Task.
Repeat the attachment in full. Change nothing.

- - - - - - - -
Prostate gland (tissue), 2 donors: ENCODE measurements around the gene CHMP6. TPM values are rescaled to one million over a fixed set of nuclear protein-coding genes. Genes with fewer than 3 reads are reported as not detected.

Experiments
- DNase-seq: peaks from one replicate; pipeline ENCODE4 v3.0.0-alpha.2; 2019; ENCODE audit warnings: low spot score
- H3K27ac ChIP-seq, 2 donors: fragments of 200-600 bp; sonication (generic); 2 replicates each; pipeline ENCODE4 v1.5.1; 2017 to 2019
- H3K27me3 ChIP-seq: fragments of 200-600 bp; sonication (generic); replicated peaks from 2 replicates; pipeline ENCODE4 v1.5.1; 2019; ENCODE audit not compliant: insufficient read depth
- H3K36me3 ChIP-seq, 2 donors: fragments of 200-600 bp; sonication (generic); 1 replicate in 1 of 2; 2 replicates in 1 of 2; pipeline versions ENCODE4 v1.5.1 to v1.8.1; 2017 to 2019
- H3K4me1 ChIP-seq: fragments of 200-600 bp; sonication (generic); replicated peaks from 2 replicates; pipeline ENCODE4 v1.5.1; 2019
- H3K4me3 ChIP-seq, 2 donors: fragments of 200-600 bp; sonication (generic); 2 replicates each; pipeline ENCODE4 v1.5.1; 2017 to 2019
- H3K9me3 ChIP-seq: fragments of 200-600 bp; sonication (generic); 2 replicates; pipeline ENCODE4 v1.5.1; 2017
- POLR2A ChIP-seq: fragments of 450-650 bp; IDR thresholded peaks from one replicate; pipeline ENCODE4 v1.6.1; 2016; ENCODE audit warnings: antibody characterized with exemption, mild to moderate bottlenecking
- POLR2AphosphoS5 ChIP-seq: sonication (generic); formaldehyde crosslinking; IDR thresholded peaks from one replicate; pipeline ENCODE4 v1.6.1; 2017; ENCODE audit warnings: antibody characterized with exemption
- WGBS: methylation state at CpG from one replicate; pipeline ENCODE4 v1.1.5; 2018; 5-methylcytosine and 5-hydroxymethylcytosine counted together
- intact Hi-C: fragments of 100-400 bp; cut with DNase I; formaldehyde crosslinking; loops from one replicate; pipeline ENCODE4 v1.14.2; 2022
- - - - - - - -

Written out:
Prostate gland (tissue), 2 donors: ENCODE measurements around the gene CHMP6. TPM values are rescaled to one million over a fixed set of nuclear protein-coding genes. Genes with fewer than 3 reads are reported as not detected.

Experiments
- DNase-seq: peaks from one replicate; pipeline ENCODE4 v3.0.0-alpha.2; 2019; ENCODE audit warnings: low spot score
- H3K27ac ChIP-seq, 2 donors: fragments of 200-600 bp; sonication (generic); 2 replicates each; pipeline ENCODE4 v1.5.1; 2017 to 2019
- H3K27me3 ChIP-seq: fragments of 200-600 bp; sonication (generic); replicated peaks from 2 replicates; pipeline ENCODE4 v1.5.1; 2019; ENCODE audit not compliant: insufficient read depth
- H3K36me3 ChIP-seq, 2 donors: fragments of 200-600 bp; sonication (generic); 1 replicate in 1 of 2; 2 replicates in 1 of 2; pipeline versions ENCODE4 v1.5.1 to v1.8.1; 2017 to 2019
- H3K4me1 ChIP-seq: fragments of 200-600 bp; sonication (generic); replicated peaks from 2 replicates; pipeline ENCODE4 v1.5.1; 2019
- H3K4me3 ChIP-seq, 2 donors: fragments of 200-600 bp; sonication (generic); 2 replicates each; pipeline ENCODE4 v1.5.1; 2017 to 2019
- H3K9me3 ChIP-seq: fragments of 200-600 bp; sonication (generic); 2 replicates; pipeline ENCODE4 v1.5.1; 2017
- POLR2A ChIP-seq: fragments of 450-650 bp; IDR thresholded peaks from one replicate; pipeline ENCODE4 v1.6.1; 2016; ENCODE audit warnings: antibody characterized with exemption, mild to moderate bottlenecking
- POLR2AphosphoS5 ChIP-seq: sonication (generic); formaldehyde crosslinking; IDR thresholded peaks from one replicate; pipeline ENCODE4 v1.6.1; 2017; ENCODE audit warnings: antibody characterized with exemption
- WGBS: methylation state at CpG from one replicate; pipeline ENCODE4 v1.1.5; 2018; 5-methylcytosine and 5-hydroxymethylcytosine counted together
- intact Hi-C: fragments of 100-400 bp; cut with DNase I; formaldehyde crosslinking; loops from one replicate; pipeline ENCODE4 v1.14.2; 2022